The above considerations indicate that RCM, in our opinion, may reach more widespread acceptance and utilization among pathologists/dermatopathologists rather than clinical dermatologists. To this regard, a recent article (7) reports a case series where prebiopsy examination with RCM improved the reliability of histopathological diagnosis allowing for a critical appraisal of initial histopathological misdiagnosis. The pathologist also plays a key role in a new emerging imaging technique that this is ex vivo confocal microscopy; this new technique allows real-time microscopic examination of freshly excised cutaneous tissues. This technology has been introduced in Mohs dermatologic surgery in particular for the evaluation of the surgical margins of basal cell carcinomas but shows a possible application in breast and brain surgery. Ex vivo confocal microscopy could save two-thirds of processing time compared with conventional analysis of Mohs surgery, as processing and sectioning times are eliminated. Moreover, the procedure does not impair further histopathology evaluation on frozen or paraffin sections.
In conclusion, we believe that both in vivo and ex vivo RCM should primarily be used to assist pathologists/dermatopathologists in the classical histopatological and immunohistochemical diagnosis of skin cancer and, consequently, should not be considered a clinical tool for dermatologists.
AF and MA wrote the manuscript. The final version of the manuscript was approved by all coauthors.
Conflict of Interest
The authors declare that the research was conducted in the absence of any commercial or financial relationships that could be construed as a potential conflict of interest.
1. Ahlgrimm-Siess V, Laimer M, Rabinovitz HS, Oliviero M, Hofmann-Wellenhof R, Marghoob AA, et al. Confocal microscopy in skin cancer. Curr Dermatol Rep. (2018) 7:105–18. doi: 10.1007/s13671-018-0218-9
2. Farnetani F, Manfredini M, Chester J, Ciardo S, Gonzalez S, Pellacani G. Reflectance confocal microscopy in the diagnosis of pigmented macules of the face: differential diagnosis and margin definition. Photochem Photobiol Sci. (2019) 18:963–9. doi: 10.1039/C8PP00525G
3. Pellacani G, Scope A, Gonzalez S, Guitera P, Farnetani F, Malvehy J, et al. Reflectance confocal microscopy made easy: the 4 must-know key features for the diagnosis of melanoma and nonmelanoma skin cancers. J Am Acad Dermatol. (2019) 81:520–6. doi: 10.1016/j.jaad.2019.03.085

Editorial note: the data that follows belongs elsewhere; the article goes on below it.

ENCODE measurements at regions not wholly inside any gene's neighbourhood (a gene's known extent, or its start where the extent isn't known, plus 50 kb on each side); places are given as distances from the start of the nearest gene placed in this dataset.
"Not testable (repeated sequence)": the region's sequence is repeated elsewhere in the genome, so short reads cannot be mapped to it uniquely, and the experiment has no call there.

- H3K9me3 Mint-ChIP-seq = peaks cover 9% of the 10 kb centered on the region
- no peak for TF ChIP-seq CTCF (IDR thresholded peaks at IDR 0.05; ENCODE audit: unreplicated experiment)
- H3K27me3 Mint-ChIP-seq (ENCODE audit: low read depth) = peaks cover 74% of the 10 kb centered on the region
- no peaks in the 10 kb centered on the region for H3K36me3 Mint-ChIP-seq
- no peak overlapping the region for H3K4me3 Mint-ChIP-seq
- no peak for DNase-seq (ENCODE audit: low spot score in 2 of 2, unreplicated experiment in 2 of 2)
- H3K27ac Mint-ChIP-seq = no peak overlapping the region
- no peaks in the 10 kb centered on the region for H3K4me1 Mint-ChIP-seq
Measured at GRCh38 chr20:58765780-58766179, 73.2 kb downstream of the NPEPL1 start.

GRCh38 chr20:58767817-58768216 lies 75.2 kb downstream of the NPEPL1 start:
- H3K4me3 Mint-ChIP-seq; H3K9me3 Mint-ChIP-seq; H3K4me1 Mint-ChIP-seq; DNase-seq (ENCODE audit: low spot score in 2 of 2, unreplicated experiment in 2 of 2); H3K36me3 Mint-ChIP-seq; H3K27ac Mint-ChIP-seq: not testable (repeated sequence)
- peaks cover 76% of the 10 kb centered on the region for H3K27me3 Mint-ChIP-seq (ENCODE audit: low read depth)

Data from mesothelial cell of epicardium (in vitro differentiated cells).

5. Farnetani F, Scope A, Braun RP, Gonzalez S, Guitera P, Malvehy J, et al. Skin cancer diagnosis with reflectance confocal microscopy: reproducibility of feature recognition and accuracy of diagnosis. JAMA Dermatol. (2015) 151:1075–80. doi: 10.1001/jamadermatol.2015.0810
6. Shahriari N, Grant-Kels JM, Rabinovitz H, Oliviero M, Scope A. In vivo reflectance confocal microscopy image interpretation for the dermatopathologist. J Cutan Pathol. (2018) 45:187–97. doi: 10.1111/cup.13084
Keywords: reflectance confocal microscopy, dermatology, histopathology, skin cancer, non-invasive skin imaging, diagnosis
Citation: Filoni A and Alaibac M (2019) Reflectance Confocal Microscopy in Evaluating Skin Cancer: A Clinicians's Perspective. Front. Oncol. 9:1457. doi: 10.3389/fonc.2019.01457
Received: 19 September 2019; Accepted: 05 December 2019;
Published: 19 December 2019.
Edited by:Sebastian Cerdan, Spanish National Research Council (CSIC), Spain
Reviewed by:Valeria Righi, University of Bologna, Italy
Copyright © 2019 Filoni and Alaibac. This is an open-access article distributed under the terms of the Creative Commons Attribution License (CC BY). The use, distribution or reproduction in other forums is permitted, provided the original author(s) and the copyright owner(s) are credited and that the original publication in this journal is cited, in accordance with accepted academic practice. No use, distribution or reproduction is permitted which does not comply with these terms.
*Correspondence: Mauro Alaibac, email@example.com